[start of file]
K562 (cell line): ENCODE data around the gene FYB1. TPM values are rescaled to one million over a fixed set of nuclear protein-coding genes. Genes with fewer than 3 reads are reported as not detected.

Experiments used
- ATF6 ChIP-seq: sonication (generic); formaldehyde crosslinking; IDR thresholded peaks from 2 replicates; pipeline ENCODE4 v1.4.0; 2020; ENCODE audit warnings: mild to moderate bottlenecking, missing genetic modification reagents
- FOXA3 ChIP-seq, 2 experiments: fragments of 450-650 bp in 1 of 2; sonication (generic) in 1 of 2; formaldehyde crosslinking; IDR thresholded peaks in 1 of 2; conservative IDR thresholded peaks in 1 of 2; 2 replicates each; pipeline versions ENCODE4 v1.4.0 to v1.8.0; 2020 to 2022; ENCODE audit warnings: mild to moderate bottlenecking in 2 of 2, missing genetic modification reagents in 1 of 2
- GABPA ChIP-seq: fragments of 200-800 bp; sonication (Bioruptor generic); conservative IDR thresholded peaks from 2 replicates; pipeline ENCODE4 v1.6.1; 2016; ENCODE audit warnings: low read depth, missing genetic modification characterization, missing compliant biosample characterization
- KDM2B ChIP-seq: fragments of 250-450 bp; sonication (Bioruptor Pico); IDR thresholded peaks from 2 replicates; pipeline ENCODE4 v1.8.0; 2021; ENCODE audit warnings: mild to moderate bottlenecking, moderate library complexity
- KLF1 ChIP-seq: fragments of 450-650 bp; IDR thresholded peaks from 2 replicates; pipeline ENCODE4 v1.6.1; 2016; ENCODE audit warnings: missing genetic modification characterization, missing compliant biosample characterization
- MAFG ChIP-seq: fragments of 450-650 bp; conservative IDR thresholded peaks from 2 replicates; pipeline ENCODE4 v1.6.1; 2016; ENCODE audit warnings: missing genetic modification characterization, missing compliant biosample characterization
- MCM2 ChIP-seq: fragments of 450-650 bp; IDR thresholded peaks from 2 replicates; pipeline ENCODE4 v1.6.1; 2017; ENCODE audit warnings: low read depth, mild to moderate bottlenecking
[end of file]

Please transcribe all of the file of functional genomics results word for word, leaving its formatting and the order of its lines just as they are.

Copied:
K562 (cell line): ENCODE data around the gene FYB1. TPM values are rescaled to one million over a fixed set of nuclear protein-coding genes. Genes with fewer than 3 reads are reported as not detected.

Experiments used
- ATF6 ChIP-seq: sonication (generic); formaldehyde crosslinking; IDR thresholded peaks from 2 replicates; pipeline ENCODE4 v1.4.0; 2020; ENCODE audit warnings: mild to moderate bottlenecking, missing genetic modification reagents
- FOXA3 ChIP-seq, 2 experiments: fragments of 450-650 bp in 1 of 2; sonication (generic) in 1 of 2; formaldehyde crosslinking; IDR thresholded peaks in 1 of 2; conservative IDR thresholded peaks in 1 of 2; 2 replicates each; pipeline versions ENCODE4 v1.4.0 to v1.8.0; 2020 to 2022; ENCODE audit warnings: mild to moderate bottlenecking in 2 of 2, missing genetic modification reagents in 1 of 2
- GABPA ChIP-seq: fragments of 200-800 bp; sonication (Bioruptor generic); conservative IDR thresholded peaks from 2 replicates; pipeline ENCODE4 v1.6.1; 2016; ENCODE audit warnings: low read depth, missing genetic modification characterization, missing compliant biosample characterization
- KDM2B ChIP-seq: fragments of 250-450 bp; sonication (Bioruptor Pico); IDR thresholded peaks from 2 replicates; pipeline ENCODE4 v1.8.0; 2021; ENCODE audit warnings: mild to moderate bottlenecking, moderate library complexity
- KLF1 ChIP-seq: fragments of 450-650 bp; IDR thresholded peaks from 2 replicates; pipeline ENCODE4 v1.6.1; 2016; ENCODE audit warnings: missing genetic modification characterization, missing compliant biosample characterization
- MAFG ChIP-seq: fragments of 450-650 bp; conservative IDR thresholded peaks from 2 replicates; pipeline ENCODE4 v1.6.1; 2016; ENCODE audit warnings: missing genetic modification characterization, missing compliant biosample characterization
- MCM2 ChIP-seq: fragments of 450-650 bp; IDR thresholded peaks from 2 replicates; pipeline ENCODE4 v1.6.1; 2017; ENCODE audit warnings: low read depth, mild to moderate bottlenecking